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AZ begins Far East outsourcing to slash costs

AstraZeneca begins outsourcing production of a number of its bestselling medicines to low-cost manufacturers in the Far East

AstraZeneca (AZ) has begun outsourcing production of a number of its bestselling medicines to low-cost manufacturers in the Far East.

The UK's second-largest company hopes that the outsourcing move will cut USD 900m (GBP 440m) of costs by 2010. AZ will purchase Lactam, an active pharmaceutical ingredient (API) used to manufacture schizophrenia drug Seroquel, from contract manufacturers in China.

Seroquel, which racked up FY06 sales of USD 3.4bn, is AZ's second best-selling product after proton pump inhibitor Nexium (esomeprazole), which brings in USD 5.2bn in sales.

The outsourcing move is part of a broader strategy to outsource key manufacturing activities, while concentrating on drug development and marketing. Lactam will be one of the first of many APIs for drugs produced by outsourced contract manufacturers.

As a result, AZ will stop production at manufacturing plants in Macclesfield and Cheshire in the UK, as well as some operations in Germany and Sweden. The company operates 27 sites in 19 countries, but will slash 11 per cent of its total workforce of 66,000, including 700 jobs at Macclesfield. Plants in Bristol, UK, and Dunkirk, France, should continue for now, but thousands more manufacturing jobs are likely to be shed over the next few years.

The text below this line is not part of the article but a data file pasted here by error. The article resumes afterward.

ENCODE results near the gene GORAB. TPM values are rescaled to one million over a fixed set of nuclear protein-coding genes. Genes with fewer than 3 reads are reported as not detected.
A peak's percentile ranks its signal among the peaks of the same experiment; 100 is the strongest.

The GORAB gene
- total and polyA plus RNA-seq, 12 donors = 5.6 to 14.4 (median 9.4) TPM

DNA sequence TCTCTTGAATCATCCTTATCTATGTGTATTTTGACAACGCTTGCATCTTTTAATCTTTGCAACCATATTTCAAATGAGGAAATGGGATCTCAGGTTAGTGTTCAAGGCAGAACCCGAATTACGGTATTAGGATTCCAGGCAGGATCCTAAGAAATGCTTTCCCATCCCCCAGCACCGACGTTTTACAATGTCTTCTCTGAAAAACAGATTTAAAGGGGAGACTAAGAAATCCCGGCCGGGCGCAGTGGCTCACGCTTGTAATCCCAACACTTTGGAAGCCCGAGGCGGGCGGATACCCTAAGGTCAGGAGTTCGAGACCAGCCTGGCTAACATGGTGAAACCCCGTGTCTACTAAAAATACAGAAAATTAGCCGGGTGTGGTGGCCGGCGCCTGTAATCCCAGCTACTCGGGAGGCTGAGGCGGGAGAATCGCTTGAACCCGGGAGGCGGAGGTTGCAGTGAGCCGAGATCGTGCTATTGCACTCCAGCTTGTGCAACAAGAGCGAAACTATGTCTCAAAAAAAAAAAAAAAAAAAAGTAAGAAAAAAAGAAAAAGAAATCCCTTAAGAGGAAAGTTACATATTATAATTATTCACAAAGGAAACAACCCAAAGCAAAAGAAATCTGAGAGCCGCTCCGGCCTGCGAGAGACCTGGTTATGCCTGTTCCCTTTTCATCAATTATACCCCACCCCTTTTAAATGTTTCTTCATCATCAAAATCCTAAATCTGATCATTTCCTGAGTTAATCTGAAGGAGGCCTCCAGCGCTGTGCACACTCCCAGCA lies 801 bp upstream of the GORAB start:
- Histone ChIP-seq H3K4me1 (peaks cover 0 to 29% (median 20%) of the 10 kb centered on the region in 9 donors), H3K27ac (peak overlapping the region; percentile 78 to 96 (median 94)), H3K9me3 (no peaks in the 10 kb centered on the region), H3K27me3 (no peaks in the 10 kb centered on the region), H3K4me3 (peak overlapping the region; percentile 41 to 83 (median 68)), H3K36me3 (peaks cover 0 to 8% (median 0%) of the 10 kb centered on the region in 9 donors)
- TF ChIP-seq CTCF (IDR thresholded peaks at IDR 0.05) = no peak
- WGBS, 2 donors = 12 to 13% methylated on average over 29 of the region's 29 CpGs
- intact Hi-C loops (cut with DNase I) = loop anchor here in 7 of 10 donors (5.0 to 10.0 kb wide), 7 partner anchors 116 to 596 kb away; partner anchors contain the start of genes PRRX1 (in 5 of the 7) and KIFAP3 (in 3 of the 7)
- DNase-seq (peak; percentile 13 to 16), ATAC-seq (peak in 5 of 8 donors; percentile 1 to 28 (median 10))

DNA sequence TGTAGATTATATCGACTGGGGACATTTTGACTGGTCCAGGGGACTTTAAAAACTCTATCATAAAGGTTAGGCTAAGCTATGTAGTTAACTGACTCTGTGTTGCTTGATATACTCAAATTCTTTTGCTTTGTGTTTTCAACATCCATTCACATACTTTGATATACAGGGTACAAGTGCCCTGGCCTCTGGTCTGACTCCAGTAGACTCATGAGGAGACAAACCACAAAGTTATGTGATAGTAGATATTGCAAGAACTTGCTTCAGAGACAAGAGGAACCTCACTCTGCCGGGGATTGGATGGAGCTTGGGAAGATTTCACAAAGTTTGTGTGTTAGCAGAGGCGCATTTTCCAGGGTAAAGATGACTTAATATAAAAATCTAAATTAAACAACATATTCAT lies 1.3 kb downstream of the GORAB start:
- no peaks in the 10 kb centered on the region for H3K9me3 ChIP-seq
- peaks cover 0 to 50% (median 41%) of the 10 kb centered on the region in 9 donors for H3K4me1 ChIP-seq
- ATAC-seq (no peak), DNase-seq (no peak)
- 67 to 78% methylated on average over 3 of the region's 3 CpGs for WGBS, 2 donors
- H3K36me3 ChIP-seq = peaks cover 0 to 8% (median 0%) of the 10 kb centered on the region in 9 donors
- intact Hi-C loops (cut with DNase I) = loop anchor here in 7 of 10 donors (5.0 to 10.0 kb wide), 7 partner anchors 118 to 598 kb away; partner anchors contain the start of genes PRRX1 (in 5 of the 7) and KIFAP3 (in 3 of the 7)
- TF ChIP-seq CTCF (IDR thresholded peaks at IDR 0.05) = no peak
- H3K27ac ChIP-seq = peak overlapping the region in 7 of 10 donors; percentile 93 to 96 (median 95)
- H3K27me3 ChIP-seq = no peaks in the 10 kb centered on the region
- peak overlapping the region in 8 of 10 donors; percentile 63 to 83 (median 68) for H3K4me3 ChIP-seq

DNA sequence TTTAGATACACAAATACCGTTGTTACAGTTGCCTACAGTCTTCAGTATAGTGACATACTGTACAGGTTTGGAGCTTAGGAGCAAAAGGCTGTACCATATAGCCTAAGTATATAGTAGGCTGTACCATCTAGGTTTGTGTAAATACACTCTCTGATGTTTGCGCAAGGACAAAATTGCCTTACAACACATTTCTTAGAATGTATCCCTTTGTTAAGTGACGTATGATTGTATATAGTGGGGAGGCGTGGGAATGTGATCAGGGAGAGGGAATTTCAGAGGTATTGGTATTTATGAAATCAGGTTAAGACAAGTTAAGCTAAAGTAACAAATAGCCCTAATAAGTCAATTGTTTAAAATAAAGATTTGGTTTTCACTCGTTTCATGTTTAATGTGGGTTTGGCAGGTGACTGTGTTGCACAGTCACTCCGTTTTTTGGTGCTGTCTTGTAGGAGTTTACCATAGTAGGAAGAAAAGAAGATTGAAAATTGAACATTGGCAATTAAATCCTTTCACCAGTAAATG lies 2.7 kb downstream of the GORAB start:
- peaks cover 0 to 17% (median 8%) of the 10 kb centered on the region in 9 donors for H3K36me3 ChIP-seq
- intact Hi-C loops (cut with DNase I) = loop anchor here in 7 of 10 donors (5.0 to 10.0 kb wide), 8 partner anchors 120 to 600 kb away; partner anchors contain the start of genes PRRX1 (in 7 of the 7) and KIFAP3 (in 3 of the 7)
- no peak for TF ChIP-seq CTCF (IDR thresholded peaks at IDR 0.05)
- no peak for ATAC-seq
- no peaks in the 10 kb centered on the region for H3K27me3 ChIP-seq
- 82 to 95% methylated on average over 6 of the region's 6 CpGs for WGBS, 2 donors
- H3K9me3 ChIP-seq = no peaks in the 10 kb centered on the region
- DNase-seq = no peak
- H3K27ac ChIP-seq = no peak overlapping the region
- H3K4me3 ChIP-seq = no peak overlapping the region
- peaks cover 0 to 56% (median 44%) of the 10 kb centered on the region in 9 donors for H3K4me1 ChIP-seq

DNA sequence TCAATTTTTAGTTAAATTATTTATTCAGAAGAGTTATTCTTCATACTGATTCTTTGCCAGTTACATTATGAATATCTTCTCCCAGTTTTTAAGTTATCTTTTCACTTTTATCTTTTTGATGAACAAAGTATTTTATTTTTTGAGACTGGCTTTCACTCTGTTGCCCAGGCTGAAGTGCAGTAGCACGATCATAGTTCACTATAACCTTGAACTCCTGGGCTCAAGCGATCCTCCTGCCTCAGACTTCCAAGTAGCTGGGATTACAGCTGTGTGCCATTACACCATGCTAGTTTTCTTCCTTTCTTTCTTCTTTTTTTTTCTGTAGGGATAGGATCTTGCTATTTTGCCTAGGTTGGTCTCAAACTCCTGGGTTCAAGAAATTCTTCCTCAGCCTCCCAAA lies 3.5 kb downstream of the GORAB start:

While the outsourcing strategy will save money, some industry watchers are concerned that quality control standards in China are not as high as in the EU or the US.

An AZ spokesperson said the company was only in the start-up phase of sourcing Lactam from China. There were still many stages to go, including internal assurances that standards were met, followed by submissions to appropriate regulatory agencies for approval.

To progress the outsourced production in China, AZ has opened a new sourcing centre near Shanghai to help identify low-cost producers and manage the transition. AZ already operates another sourcing office in Bangalore, India. Contract manufacturers in Eastern Europe could also play a growing role in the years ahead.

According to AZ, the outsourcing strategy will take several years to complete due to complex regulatory issues and the need to ensure quality control and reliability of supply.

The company said that it would consider further outsourcing opportunities as they arise where there was a sound business case. Some of AZ's more complex medicines need 32 separate, individual chemical processes to manufacture.

AZ is among a number of large pharmaceutical companies moving to outsourcing in other countries. Swiss-based Novartis and US-based Pfizer and Merck are also looking to save costs by targeting countries with cheaper workforce and manufacturing costs, as they face increased cost pressures and competition from generics.

30th September 2008

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